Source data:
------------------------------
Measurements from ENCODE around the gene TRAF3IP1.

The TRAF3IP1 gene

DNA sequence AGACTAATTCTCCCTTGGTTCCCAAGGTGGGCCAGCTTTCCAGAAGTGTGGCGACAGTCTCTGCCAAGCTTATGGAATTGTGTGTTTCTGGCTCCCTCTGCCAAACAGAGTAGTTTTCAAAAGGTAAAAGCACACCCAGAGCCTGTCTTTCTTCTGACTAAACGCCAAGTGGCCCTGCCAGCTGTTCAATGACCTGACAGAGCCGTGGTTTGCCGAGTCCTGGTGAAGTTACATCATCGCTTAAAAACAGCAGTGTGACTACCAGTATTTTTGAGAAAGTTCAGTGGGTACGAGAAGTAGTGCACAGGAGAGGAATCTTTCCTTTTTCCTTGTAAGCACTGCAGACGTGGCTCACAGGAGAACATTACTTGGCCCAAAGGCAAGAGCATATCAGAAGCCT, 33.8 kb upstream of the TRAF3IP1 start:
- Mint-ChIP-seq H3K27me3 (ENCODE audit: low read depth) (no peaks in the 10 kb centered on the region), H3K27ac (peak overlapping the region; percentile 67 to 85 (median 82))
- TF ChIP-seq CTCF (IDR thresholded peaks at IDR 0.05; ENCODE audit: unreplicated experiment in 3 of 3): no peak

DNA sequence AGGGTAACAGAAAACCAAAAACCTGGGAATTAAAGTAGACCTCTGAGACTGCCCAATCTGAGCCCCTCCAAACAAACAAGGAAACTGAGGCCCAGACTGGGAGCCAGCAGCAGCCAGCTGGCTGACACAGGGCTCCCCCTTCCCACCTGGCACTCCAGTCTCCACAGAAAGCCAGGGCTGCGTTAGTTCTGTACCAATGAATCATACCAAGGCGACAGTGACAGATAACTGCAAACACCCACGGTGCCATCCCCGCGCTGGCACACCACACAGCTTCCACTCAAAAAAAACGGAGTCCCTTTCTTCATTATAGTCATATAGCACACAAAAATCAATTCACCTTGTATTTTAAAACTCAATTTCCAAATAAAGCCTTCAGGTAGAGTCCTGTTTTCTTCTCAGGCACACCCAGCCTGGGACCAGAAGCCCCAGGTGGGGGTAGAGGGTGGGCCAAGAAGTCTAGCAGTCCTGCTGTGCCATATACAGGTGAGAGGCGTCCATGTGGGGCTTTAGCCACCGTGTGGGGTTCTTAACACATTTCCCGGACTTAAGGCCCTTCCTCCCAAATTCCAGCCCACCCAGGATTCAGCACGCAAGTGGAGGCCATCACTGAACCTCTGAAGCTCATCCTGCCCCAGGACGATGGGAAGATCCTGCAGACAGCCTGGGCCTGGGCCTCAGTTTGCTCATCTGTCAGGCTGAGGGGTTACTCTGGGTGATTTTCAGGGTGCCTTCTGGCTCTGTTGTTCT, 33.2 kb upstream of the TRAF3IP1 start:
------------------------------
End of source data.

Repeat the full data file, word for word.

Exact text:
Measurements from ENCODE around the gene TRAF3IP1.

The TRAF3IP1 gene

DNA sequence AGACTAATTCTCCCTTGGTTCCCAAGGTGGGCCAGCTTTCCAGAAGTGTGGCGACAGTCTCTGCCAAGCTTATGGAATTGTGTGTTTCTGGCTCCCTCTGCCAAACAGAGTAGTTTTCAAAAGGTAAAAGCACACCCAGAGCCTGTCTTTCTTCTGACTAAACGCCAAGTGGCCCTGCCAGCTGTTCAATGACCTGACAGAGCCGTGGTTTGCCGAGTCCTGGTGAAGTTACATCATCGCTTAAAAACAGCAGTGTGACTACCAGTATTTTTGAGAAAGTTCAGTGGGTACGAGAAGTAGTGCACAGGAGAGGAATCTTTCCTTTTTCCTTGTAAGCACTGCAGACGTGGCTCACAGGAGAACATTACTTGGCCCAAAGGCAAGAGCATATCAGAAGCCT, 33.8 kb upstream of the TRAF3IP1 start:
- Mint-ChIP-seq H3K27me3 (ENCODE audit: low read depth) (no peaks in the 10 kb centered on the region), H3K27ac (peak overlapping the region; percentile 67 to 85 (median 82))
- TF ChIP-seq CTCF (IDR thresholded peaks at IDR 0.05; ENCODE audit: unreplicated experiment in 3 of 3): no peak

DNA sequence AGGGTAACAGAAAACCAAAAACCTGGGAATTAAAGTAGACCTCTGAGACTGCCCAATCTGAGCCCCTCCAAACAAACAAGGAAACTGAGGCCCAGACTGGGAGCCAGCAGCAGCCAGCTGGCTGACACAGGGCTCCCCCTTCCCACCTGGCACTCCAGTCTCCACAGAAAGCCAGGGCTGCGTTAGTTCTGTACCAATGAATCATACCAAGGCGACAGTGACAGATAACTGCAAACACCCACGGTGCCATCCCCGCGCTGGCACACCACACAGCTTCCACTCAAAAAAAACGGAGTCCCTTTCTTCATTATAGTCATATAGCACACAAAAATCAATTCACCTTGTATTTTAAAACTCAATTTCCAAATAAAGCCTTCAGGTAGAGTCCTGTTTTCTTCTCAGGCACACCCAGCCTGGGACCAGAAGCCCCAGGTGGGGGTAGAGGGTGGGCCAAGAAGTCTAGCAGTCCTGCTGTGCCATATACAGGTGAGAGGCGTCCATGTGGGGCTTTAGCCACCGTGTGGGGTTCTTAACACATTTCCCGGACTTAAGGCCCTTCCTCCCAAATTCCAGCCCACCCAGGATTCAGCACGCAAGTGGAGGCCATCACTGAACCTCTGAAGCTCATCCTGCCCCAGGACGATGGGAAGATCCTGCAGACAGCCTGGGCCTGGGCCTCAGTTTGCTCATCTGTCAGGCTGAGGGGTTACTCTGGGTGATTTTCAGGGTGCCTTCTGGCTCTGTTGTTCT, 33.2 kb upstream of the TRAF3IP1 start: